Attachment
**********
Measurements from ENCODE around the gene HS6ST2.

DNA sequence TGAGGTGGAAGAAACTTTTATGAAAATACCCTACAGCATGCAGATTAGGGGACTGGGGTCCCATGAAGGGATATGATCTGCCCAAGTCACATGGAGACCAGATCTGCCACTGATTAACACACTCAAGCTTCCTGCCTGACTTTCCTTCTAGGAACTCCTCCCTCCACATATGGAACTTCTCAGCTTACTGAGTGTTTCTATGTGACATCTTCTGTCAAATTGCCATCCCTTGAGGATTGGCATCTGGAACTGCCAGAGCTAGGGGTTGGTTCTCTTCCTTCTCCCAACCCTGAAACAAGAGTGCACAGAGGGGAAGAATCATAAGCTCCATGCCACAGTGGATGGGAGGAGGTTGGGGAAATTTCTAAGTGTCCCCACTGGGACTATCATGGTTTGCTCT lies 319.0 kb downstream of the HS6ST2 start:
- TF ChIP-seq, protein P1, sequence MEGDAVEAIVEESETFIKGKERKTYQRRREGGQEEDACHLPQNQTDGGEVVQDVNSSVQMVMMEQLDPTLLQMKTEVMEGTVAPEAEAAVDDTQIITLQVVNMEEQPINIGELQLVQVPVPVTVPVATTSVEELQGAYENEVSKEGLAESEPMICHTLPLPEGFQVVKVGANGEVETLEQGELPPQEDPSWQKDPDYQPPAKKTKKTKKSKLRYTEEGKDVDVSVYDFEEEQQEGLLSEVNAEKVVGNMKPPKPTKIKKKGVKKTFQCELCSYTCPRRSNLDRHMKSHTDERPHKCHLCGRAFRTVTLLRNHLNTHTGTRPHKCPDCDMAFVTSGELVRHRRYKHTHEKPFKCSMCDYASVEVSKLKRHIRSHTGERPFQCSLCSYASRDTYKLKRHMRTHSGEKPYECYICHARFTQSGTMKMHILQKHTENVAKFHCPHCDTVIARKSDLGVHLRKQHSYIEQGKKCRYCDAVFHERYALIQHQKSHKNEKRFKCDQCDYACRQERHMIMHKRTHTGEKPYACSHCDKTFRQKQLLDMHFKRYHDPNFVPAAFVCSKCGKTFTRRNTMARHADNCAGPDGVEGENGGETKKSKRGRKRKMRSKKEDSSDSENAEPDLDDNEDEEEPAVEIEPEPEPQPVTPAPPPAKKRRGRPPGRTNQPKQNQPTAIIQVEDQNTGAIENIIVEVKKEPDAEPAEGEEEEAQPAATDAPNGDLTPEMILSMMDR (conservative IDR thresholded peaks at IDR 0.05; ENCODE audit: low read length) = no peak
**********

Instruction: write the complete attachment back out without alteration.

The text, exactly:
Measurements from ENCODE around the gene HS6ST2.

DNA sequence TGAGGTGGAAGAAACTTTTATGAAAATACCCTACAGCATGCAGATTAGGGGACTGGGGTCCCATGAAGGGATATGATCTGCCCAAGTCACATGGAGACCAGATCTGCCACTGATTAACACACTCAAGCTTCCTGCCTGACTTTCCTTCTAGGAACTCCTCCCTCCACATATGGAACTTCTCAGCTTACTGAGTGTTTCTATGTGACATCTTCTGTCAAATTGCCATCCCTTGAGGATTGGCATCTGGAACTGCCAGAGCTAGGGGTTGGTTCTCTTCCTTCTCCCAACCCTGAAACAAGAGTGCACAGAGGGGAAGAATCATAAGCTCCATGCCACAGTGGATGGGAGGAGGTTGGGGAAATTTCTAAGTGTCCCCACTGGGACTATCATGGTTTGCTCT lies 319.0 kb downstream of the HS6ST2 start:
- TF ChIP-seq, protein P1, sequence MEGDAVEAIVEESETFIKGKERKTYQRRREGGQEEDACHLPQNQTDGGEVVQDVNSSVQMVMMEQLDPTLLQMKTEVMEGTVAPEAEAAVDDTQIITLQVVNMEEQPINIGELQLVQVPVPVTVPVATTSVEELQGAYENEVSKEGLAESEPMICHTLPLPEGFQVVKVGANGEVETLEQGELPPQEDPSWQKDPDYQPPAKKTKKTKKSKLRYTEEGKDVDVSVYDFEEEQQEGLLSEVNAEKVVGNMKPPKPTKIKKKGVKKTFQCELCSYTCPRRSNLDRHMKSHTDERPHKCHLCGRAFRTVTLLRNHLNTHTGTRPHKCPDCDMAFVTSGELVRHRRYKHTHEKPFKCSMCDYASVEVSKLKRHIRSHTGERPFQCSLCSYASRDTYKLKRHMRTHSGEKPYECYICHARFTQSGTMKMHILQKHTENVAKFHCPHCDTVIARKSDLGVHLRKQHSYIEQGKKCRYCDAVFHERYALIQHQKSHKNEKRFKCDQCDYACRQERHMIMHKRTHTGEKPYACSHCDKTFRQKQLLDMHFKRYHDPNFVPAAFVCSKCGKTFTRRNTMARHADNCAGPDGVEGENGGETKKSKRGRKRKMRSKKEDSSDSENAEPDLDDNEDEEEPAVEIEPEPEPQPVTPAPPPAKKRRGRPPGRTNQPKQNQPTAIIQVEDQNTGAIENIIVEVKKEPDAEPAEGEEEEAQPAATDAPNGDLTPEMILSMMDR (conservative IDR thresholded peaks at IDR 0.05; ENCODE audit: low read length) = no peak